Dr. Olarn continued that the global dairy industry report of 2019 from the US Department of Agriculture (USDA), 522 million tons of milk, approximately 187 million tons, were produced, and the global average of milk consumption was 113 liters of milk per year. In Asia, people consumed 66 liters of milk per year on average, while Thais had a very low milk consumption rate on average, only about 18 liters of milk per year, or 2 glasses a week. Data from the Cooperative Promotion Department and AC Nielsen in 2019 suggest the Thai milk market is worth 50 billion baht which is divided into 1) UHT ready-to-drink milk and sterilized milk worth 24 billion baht, 2) ready-to-drink pasteurized curd milk worth 9.5 billion baht, 3) pasteurized ready-to-drink milk worth 9.1 billion baht and 4) UHT ready-to-drink milk worth 5.2 billion baht. There were 1.23 billion liters of ready-to-drink milk from domestic farmers and 1.22 billion liters of imported ready-to-drink milk. In terms of export, Thailand has exported many types of dairy products, but most of them came from dairy products already imported to produce types of dairy products before exporting. The main export products are ready-to-drink milk, curd milk, yoghurt, butter from milk and sweetened condensed milk, etc. The products are mainly exported to ASEAN countries such as Cambodia, Myanmar, Lao PDR, Malaysia, Singapore and the Philippines. According to the Thai Customs Department, Thailand had exported three hundred and twenty four thousand tons of dairy products worth 1.2 billion baht.
Foremost has been in business in Thailand for 64 years and one of the major buyers of raw milk from Thai dairy farmers with a total value over 2 billion baht per year or more than 98 million litres per year. To increase the competitiveness of Thai dairy farmers amid the free trade competition Foremost continues to improve its quality by applying the expertise of the Dutch parent company that has been passed down to the FrieslandCampina (Thailand) under the principle of “Nourishing by Nature” to create sustainable growth of Thai dairy farmers, along with providing good health and nutrition to consumers in the country by continuing to support the dairy development program through the activity “Farmers to Farmers”. The aim is to transfer knowledge, experience and expertise in dairy farming to Thai farmers so that they can strive to raise the quality in all dimensions of Thai dairy farmers to meet the standards with 7 key approaches to produce excellent quality milk according to the Netherlands standards which include:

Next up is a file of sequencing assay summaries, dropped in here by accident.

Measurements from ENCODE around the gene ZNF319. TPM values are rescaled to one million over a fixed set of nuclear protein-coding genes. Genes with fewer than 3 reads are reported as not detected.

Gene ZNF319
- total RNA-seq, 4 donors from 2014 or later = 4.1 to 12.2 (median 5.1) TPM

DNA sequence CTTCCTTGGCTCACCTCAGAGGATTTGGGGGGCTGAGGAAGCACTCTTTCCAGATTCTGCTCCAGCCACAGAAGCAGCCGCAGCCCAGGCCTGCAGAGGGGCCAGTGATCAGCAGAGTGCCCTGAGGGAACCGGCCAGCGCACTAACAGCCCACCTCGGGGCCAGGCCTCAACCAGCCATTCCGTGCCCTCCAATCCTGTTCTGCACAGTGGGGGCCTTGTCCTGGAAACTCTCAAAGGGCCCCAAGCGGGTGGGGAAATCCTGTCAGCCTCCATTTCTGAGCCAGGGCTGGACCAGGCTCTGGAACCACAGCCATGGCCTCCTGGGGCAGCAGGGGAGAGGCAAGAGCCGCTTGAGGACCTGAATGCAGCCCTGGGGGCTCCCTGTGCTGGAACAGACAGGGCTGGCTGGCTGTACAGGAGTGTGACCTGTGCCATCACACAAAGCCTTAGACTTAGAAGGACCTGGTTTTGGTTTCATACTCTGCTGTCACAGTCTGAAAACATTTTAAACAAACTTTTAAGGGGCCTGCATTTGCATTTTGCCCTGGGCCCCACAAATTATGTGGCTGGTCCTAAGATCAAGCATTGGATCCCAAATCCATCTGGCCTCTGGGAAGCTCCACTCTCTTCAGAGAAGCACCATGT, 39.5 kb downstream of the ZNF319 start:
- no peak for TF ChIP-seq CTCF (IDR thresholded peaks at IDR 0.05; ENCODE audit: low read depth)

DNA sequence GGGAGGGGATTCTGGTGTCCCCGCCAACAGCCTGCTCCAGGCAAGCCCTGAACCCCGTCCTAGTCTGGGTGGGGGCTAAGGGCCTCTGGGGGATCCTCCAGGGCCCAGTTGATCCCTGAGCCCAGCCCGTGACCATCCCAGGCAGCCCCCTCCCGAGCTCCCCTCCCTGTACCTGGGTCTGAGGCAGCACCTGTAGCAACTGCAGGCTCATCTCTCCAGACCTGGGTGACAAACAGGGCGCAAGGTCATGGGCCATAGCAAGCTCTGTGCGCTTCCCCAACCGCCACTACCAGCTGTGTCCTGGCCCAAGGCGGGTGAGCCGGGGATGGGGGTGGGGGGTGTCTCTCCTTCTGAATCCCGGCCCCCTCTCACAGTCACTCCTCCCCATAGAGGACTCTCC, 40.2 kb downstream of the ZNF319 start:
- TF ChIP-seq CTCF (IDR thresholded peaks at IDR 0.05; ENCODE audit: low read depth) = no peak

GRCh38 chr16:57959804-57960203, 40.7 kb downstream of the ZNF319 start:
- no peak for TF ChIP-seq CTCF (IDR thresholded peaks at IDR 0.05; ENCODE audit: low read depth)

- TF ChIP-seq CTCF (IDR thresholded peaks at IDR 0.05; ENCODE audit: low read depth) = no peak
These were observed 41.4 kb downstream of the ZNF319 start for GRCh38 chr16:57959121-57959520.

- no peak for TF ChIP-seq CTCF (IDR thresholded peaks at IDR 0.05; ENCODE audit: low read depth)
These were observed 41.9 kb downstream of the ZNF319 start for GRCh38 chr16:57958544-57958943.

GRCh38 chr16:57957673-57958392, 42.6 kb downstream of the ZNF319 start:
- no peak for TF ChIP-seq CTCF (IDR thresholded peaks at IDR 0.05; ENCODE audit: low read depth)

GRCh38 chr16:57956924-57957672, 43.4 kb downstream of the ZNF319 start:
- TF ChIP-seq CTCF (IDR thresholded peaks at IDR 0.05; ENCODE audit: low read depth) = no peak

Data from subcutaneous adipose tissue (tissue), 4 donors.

1) Good food and water for cattle – food and water must be balanced and suitable for digestion of gut microbes, and clean water must be provided for cattle throughout the day. 2) Good cattle are the key – cattle must be fed with high-quality colostrum immediately after birth followed by milk, concentrated food, rough food and clean water while monitoring the growth of the calves. 3) Perfect breed – the cows will give milk after birth while the female calves will be brought up to be healthy to replace the old cows or to expand the herd. 4) Correct milking – cleanliness in milking is paramount. The breast must be sanitised. A milk quality check performed, and each cow examined for mastitis. The milk extruder is inspected and soaked in an antiseptic solution after every milking. 5) Hoof – the cow’s hooves must be cared for by feeding them with a balanced diet, and the hooves must be trimmed regularly. 6) Farm house design – the cow sheds must be clean and safe for cattle and farmers. In addition, it must have good ventilation, and the area must be allocated for the number of cattle. 7) Farm-specific data system – farm data must be completely recorded and available which include income, production, as well as important information about dairy cattle.
“Foremost continues its vision of providing 100% quality cow milk to consumers, while supporting Thai dairy farmers for a sustainable quality of life.”
Foremost is committed to support Thai dairy farmers to gain full knowledge and be ready to sustain themselves in the face of changing situations. Recently, 14,000 farmers participated in the project, and the total value expected to increase by 20 million baht per year. Foremost also encourages the dairy industry to compete with the global dairy industry in the future, as well as producing quality ready-to-drink milk and dairy products to meet the diverse needs of consumers, Dr. Olarn concludes.